Bob Thompson


The Cure for What Ails CRM

by Bob Thompson - President of Front Line Solutions and founder of CRMGuru.com, an industry expert on Partner Relationship Management and Collaborative eBusiness technologies. For more information visit http://www.frontlinehq.com
Featured Article by Bob Thompson

The Cure for What Ails CRM

Ready or not, welcome to the Customer Age. Customers have more choices than ever before, thanks to a global economy that pumps out high-quality goods and services, with a helping hand from the Internet to ensure competitive prices. (Unless you're dealing with Microsoft software or the California energy market, but that's another story.)

That's why, over the past decade or so, we've seen a shift to Customer Relationship Management (CRM)—a business strategy to get, grow, and retain the right customers. Increasingly, it's not what you sell, but how you treat your customers that will determine your long-term success.

Even in these uncertain economic times, analyst firm Aberdeen Group says that CRM-related software, services, and hardware spending will grow from about $13.5 billion in 2001 to $15.3 billion in 2002, and continue at a compound annual growth rate of 20 percent through 2005.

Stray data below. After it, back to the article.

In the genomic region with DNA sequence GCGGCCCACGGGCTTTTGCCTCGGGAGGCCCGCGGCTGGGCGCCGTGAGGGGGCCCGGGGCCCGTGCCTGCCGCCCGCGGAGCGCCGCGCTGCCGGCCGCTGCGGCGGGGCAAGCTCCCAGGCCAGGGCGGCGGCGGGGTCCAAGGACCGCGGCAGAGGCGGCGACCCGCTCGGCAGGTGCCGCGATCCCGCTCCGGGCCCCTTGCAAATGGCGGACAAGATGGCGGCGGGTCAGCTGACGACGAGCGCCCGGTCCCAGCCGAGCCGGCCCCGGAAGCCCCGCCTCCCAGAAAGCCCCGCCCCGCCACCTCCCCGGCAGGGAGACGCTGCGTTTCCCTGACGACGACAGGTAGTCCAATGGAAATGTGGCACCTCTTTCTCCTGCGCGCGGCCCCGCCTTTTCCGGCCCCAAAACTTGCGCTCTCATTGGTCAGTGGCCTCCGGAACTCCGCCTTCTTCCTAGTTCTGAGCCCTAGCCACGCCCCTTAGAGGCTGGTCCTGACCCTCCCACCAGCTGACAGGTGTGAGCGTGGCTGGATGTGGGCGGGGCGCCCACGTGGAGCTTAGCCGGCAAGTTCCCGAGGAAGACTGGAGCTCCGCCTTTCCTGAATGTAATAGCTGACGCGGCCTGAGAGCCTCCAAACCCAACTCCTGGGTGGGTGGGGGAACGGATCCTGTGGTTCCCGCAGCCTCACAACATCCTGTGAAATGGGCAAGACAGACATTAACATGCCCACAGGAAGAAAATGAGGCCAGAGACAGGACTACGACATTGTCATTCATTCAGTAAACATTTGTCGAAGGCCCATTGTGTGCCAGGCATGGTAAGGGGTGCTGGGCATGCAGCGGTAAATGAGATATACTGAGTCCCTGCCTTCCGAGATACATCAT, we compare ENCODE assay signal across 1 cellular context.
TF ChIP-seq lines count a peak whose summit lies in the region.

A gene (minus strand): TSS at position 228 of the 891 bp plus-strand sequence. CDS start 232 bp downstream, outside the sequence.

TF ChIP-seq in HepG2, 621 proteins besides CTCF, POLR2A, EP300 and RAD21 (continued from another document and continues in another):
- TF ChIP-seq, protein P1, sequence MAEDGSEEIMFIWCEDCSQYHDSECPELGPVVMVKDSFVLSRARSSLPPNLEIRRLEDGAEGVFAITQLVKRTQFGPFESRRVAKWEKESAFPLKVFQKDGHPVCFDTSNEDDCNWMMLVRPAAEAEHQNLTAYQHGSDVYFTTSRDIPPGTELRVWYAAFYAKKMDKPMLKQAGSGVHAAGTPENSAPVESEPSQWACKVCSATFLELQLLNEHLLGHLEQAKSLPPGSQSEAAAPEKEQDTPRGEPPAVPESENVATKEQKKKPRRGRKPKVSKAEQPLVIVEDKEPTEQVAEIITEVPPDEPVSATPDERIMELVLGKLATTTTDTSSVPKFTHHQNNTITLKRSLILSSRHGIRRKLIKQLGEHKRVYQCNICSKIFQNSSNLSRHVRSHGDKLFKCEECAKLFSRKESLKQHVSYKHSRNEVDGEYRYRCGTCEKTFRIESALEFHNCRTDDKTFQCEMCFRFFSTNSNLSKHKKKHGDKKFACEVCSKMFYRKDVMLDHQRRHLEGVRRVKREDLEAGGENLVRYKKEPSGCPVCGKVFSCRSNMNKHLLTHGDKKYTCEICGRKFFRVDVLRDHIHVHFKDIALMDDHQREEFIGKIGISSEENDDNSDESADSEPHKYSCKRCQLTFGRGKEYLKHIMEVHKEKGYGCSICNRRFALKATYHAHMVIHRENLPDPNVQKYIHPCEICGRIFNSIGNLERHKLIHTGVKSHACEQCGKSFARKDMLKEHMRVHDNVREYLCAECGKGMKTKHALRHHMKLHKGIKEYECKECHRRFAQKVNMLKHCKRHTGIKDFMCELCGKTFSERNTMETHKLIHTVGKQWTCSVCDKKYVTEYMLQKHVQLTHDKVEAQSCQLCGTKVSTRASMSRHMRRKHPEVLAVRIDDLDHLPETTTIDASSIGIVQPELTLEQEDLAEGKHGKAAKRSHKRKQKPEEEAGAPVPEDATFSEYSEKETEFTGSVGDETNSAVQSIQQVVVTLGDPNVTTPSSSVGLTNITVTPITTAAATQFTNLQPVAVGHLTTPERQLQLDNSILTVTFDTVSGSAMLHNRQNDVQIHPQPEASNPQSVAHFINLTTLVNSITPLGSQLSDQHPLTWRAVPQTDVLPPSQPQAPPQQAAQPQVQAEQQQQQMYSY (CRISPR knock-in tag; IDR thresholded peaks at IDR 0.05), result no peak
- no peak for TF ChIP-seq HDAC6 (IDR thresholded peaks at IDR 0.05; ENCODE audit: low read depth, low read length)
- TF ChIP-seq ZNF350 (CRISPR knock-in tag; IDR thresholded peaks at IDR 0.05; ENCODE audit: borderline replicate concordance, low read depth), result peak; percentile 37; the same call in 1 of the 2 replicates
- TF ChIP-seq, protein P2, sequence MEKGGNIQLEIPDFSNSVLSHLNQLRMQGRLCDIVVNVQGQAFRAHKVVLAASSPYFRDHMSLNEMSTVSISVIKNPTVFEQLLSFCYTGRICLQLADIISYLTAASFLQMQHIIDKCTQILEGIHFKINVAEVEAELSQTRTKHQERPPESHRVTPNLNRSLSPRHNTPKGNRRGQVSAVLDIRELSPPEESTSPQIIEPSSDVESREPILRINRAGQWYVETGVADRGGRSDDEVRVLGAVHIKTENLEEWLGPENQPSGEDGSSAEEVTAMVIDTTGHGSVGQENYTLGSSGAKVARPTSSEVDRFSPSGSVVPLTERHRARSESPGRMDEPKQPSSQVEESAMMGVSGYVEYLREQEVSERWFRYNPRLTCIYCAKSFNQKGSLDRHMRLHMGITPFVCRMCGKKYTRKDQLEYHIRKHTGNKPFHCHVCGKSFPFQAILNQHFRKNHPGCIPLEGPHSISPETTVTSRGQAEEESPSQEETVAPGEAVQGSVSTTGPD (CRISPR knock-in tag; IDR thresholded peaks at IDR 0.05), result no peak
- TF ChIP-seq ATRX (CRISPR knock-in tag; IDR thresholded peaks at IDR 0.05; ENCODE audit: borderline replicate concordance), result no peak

Dog-Eat-Dog or Better Relationships?

That's a whole lot of moola supposedly chasing better relationships. Are they getting any better? I'm not so sure.

Consulting my friendly dictionary, I found that "relationship" means "being mutually interested or involved in social or commercial matters." Let's say you're a manufacturer and want a better "relationship" with your component suppliers.

You might spend money on Supply Chain Management (SCM) software to cut cost and delivery times. But your suppliers see you as their customer, so they'll probably invest in a Customer Relationship Management (CRM) systems to increase revenue and profits from you.